And you think you have a ‘bad memory’…

Memento film poster

Source: Fair use via Wikipedia – https://en.wikipedia.org/wiki/File:Memento_poster.jpg

So many believe they have a ‘bad memory’ when they don’t. All they need is a bit of understanding of how the memory works and guidance on how to get the most out of it. But the memory is an extremely complex cognitive function and damage to certain parts of the brain can trigger rather surprising memory problems…

Anterograde amnesia – no new memories

People who suffer from anterograde amnesia are incapable of remembering events that happen after their amnesia started. Maybe you know the film Memento by Christopher Nolan, it is a good illustration of what happens with anterograde amnesia. The main character’s new experiences don’t lead to new memories. He forgets while things are happening, so he has to take photos and notes of people and events. SPOILER: it doesn’t end well…

Retrograde amnesia – no old memories

When it comes to retrograde amnesia, it is rather events that took place before the amnesia started that are forgotten. This condition is often depicted in films but rarely accurately.

Transient global amnesia – memory trouble that can affect anyone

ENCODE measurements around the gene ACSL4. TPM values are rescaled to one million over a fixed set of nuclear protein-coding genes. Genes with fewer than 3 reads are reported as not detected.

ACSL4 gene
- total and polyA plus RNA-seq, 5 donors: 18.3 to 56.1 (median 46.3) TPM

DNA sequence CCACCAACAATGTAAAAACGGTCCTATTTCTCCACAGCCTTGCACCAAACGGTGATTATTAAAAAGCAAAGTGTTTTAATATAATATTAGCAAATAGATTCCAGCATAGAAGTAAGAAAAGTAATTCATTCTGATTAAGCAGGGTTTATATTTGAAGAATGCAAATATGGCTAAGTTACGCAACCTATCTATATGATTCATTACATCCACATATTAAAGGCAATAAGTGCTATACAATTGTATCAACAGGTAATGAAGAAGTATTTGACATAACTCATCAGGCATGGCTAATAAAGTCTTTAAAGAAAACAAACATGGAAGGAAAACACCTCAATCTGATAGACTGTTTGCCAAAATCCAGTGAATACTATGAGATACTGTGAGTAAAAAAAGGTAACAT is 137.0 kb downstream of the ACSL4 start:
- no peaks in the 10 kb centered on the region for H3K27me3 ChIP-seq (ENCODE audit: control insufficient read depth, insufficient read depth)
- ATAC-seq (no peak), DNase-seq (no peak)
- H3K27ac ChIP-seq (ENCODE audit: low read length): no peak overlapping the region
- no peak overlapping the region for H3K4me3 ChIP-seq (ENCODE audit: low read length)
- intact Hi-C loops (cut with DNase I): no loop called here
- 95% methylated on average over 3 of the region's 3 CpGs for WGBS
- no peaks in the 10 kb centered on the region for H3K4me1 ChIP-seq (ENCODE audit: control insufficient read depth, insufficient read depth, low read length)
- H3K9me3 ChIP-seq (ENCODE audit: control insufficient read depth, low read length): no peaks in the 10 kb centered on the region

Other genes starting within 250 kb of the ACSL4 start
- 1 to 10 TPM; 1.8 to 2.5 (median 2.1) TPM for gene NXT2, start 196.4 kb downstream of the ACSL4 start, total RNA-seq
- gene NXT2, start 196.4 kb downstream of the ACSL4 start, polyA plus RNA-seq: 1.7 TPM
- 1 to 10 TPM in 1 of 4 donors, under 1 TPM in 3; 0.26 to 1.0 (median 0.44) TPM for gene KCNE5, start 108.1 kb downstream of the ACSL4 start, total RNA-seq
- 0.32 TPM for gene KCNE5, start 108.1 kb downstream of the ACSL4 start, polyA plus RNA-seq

This surprising phenomenon is characterised by the onset of sudden and transient memory trouble lasting 4 to 7 hours. This type of amnesia results in an inability to make new memories, in other words anterograde amnesia. It is during this state that it is impossible to retain anything: we forget things as they happen (we don’t remember where we are, why we are there, the conversations we are having…). This type of memory trouble can affect anyone. But it is mostly people aged 50 to 80 years old who are affected after a physical effort, stressful experience or even after a change of temperature (often this happens in the morning in the shower). However there is no need to worry about this type pf memory trouble, it is harmless.

Who are you? Or Prosopagnosia

Prosopagnosia is an inability to recognise faces: those who suffer from this type of memory trouble have ‘face blindness’ so cannot identify or memorise human face. If you had this illness you wouldn’t be able to recognise anyone, even those closest to you. So to recognise people in their lives they have to rely on physical characteristics such as hairstyles, make-up, odours or even how people walk…

Many people are reported to suffer from this memory trouble such as the Steve Wozniak, co-founder of Apple, the Crown Princess Victoria of Sweden and the French actor Thierry Lhermite.

Hyperthymesia: on 17 July 2003 I was…

This is a condition where autobiographical memory, or memory of personal life experiences is excessive. Those suffering from Hyperthymesia retain a monstrous quantity of details in a totally involuntary way such as the meal they ate four years on a specific date. Hyperthymesia is a mentally exhausting burden, not some kind of super power, because of the constant, uncontrollable flow of memories into the mind.

For this article, many thanks go to Laetitia Legoux, specialist in applied cognitive psychology on education technology.

Learn more about the memory